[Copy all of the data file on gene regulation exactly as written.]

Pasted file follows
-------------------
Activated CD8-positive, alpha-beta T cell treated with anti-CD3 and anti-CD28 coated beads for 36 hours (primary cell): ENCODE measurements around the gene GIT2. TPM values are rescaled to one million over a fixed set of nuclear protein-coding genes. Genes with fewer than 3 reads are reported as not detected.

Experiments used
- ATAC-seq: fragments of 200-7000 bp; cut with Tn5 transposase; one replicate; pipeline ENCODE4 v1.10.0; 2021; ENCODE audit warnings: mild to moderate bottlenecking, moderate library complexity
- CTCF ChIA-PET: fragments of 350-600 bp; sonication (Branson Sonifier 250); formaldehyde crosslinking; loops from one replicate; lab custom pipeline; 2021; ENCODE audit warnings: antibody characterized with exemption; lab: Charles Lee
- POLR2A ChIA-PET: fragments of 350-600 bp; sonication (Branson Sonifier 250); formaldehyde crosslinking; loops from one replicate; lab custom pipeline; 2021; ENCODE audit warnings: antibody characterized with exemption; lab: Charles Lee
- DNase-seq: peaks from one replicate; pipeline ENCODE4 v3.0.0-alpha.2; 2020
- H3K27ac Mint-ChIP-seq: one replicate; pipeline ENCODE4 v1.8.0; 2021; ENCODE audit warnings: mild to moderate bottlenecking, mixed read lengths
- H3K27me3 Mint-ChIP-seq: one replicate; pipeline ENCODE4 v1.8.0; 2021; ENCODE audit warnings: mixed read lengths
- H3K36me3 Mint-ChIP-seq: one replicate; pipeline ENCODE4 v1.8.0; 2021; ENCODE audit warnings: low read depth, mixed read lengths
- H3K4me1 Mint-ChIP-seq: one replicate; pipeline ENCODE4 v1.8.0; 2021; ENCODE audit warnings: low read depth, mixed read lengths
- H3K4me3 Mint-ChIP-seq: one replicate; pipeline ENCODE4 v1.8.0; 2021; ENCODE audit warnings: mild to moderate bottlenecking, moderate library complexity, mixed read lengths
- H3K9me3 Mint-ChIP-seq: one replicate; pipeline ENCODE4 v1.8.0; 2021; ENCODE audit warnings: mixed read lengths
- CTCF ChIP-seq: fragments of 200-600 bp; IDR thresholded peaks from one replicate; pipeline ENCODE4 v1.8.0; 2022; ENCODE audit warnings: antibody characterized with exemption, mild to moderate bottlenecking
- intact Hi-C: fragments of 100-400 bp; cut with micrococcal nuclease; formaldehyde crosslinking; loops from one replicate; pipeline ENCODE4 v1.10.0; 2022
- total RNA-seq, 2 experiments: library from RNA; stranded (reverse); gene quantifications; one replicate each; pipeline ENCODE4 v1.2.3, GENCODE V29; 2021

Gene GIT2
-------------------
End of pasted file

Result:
Activated CD8-positive, alpha-beta T cell treated with anti-CD3 and anti-CD28 coated beads for 36 hours (primary cell): ENCODE measurements around the gene GIT2. TPM values are rescaled to one million over a fixed set of nuclear protein-coding genes. Genes with fewer than 3 reads are reported as not detected.

Experiments used
- ATAC-seq: fragments of 200-7000 bp; cut with Tn5 transposase; one replicate; pipeline ENCODE4 v1.10.0; 2021; ENCODE audit warnings: mild to moderate bottlenecking, moderate library complexity
- CTCF ChIA-PET: fragments of 350-600 bp; sonication (Branson Sonifier 250); formaldehyde crosslinking; loops from one replicate; lab custom pipeline; 2021; ENCODE audit warnings: antibody characterized with exemption; lab: Charles Lee
- POLR2A ChIA-PET: fragments of 350-600 bp; sonication (Branson Sonifier 250); formaldehyde crosslinking; loops from one replicate; lab custom pipeline; 2021; ENCODE audit warnings: antibody characterized with exemption; lab: Charles Lee
- DNase-seq: peaks from one replicate; pipeline ENCODE4 v3.0.0-alpha.2; 2020
- H3K27ac Mint-ChIP-seq: one replicate; pipeline ENCODE4 v1.8.0; 2021; ENCODE audit warnings: mild to moderate bottlenecking, mixed read lengths
- H3K27me3 Mint-ChIP-seq: one replicate; pipeline ENCODE4 v1.8.0; 2021; ENCODE audit warnings: mixed read lengths
- H3K36me3 Mint-ChIP-seq: one replicate; pipeline ENCODE4 v1.8.0; 2021; ENCODE audit warnings: low read depth, mixed read lengths
- H3K4me1 Mint-ChIP-seq: one replicate; pipeline ENCODE4 v1.8.0; 2021; ENCODE audit warnings: low read depth, mixed read lengths
- H3K4me3 Mint-ChIP-seq: one replicate; pipeline ENCODE4 v1.8.0; 2021; ENCODE audit warnings: mild to moderate bottlenecking, moderate library complexity, mixed read lengths
- H3K9me3 Mint-ChIP-seq: one replicate; pipeline ENCODE4 v1.8.0; 2021; ENCODE audit warnings: mixed read lengths
- CTCF ChIP-seq: fragments of 200-600 bp; IDR thresholded peaks from one replicate; pipeline ENCODE4 v1.8.0; 2022; ENCODE audit warnings: antibody characterized with exemption, mild to moderate bottlenecking
- intact Hi-C: fragments of 100-400 bp; cut with micrococcal nuclease; formaldehyde crosslinking; loops from one replicate; pipeline ENCODE4 v1.10.0; 2022
- total RNA-seq, 2 experiments: library from RNA; stranded (reverse); gene quantifications; one replicate each; pipeline ENCODE4 v1.2.3, GENCODE V29; 2021

Gene GIT2